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Global Invacom sees steady growth in the Asia market

Zafirah Salim | July 23, 2014
In this interview, Global Invacom’s Executive Director Malcolm Burrell, and Sales and Marketing Director David Fugeman, talk about their business strategies and plans for the APAC market and why they decided to build their base in Singapore where satellite technology has limited public use.

So how relevant then are fibre offerings in Singapore?

"If you are living in an apartment block, then in many cases, the landlords do not want every individual apartment to have a satellite dish," said Burrell. "They want a communal dish that serves the whole building without signals into every apartment. That's what we call multi-dwellings unit (MDU)."

"And in the past, both the distribution systems were built using coaxial cables. After we bought out in 2010, our new fibre optics-based distribution systems offer a number of significant advantages including much thinner cables - which are easier to install, lower cost installations; and in terms of distance - lots of apartment blocks can be served from the same system despite being spread out over a number of kilometres. You cannot do all that with coax," explained Burrell.

That said, all of the earthing requirements coax systems have are no longer required with fibre. Instead, the fibre ends up delivering all of the satellite content into each dwelling which coax systems cannot do.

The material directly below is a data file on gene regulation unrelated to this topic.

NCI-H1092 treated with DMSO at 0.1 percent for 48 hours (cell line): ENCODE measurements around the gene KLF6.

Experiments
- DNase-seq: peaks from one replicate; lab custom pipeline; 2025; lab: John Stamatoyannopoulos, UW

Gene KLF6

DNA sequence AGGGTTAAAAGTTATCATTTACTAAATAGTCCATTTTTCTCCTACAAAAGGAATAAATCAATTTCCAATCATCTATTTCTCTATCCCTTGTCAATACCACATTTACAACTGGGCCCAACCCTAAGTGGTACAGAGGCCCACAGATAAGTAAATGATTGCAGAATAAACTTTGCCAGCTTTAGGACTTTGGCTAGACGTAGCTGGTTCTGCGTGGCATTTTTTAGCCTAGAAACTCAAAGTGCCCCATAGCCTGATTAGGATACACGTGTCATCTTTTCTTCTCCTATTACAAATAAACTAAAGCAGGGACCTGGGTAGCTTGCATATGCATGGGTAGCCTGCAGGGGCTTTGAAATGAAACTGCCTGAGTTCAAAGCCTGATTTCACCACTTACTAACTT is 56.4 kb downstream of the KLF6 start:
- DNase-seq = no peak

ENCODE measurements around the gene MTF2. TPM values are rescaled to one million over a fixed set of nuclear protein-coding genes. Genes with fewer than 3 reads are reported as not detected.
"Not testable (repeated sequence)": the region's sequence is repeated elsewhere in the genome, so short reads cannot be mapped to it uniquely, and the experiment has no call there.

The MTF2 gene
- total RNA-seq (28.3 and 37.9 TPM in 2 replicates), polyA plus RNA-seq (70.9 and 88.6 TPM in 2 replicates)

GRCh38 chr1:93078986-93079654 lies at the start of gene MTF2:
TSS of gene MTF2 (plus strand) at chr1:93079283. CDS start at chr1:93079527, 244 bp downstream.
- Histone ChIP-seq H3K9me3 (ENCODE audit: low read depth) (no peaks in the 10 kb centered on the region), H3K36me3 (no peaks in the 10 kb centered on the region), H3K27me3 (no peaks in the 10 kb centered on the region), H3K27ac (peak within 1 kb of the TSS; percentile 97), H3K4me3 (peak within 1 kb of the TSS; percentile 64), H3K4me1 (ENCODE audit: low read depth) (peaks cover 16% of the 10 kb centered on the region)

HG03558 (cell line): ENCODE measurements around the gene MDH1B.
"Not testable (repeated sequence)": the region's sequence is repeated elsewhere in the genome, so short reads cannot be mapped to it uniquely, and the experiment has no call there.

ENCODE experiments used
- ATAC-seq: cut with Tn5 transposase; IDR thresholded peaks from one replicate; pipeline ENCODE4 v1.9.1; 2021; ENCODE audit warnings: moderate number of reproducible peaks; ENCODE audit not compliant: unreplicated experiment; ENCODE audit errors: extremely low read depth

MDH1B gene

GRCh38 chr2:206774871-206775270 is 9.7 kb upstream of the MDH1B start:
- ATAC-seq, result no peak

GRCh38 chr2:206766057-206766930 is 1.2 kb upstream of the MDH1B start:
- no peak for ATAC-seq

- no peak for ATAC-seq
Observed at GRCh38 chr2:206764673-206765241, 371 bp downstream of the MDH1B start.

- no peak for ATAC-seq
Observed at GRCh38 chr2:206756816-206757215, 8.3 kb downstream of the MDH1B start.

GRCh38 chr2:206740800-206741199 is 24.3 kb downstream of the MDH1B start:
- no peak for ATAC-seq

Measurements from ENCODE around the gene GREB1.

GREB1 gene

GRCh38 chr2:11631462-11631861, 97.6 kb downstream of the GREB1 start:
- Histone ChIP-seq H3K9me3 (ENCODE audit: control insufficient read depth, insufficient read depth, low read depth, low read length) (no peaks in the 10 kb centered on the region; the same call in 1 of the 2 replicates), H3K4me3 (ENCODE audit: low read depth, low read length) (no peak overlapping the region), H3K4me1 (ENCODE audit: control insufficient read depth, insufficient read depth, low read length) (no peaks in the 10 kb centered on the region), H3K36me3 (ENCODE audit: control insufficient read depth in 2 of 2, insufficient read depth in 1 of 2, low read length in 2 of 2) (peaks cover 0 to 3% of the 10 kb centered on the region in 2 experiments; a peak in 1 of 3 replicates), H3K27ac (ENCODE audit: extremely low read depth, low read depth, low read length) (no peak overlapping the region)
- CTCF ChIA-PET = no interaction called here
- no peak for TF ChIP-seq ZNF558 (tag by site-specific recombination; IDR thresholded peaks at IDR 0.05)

The main idea here is that satellite allows the users to broadcast TV signals to a whole geographic region with no major infrastructure on the ground, said Burrell. "You just need a dish and some receiving equipment in each place where you want to receive the signals - no fibre or coax cables are required," he added.

Nonetheless, Burrell maintains that despite the growth of Internet over-the-top (OTT) services, standard linear broadcast TV viewing will remain to be the predominant way in which people watch TV and it is not predicted to decline. "While these OTT services and Internet may add or enhance, people are still going to consume an awful lot of linear broadcast TV, and obviously that is ways set distributed via satellite," he said.

Cost is a challenge

"We have seen a gradual adoption of these systems but one thing that would help that adoption to grow would be to reduce the price of the equipment," Burrell said.

This is where Global Invacom's latest offerings - the Romeo and Juliet (R&J) chipset - comes in. These chipsets can receive and distribute multiple satellite TV services in a single box. Its two-chip architecture efficiently combines components of Gateway Terminating Units (GTUs) and multiswitches, which enables quick and cost-effective conversion to High-Definition (HD) viewing. This ultimately reduces cost by at least 20 percent as compared to other existing fibre offerings.

"The R&J chipsets offer a significant reduction in the cost of the equipment, therefore reducing the cost of installation. In turn, this will help to increase fibre penetration in the market," Burrell said.

The other significant thing that these chips do is that they allow other manufacturers to make their own product. To date, Global Invacom is the only one in the market that is offering fibre products. But with the emergence of these chips, other selected design partners can design their own equipment, and that too should help grow fibre adoption within the market, he added.


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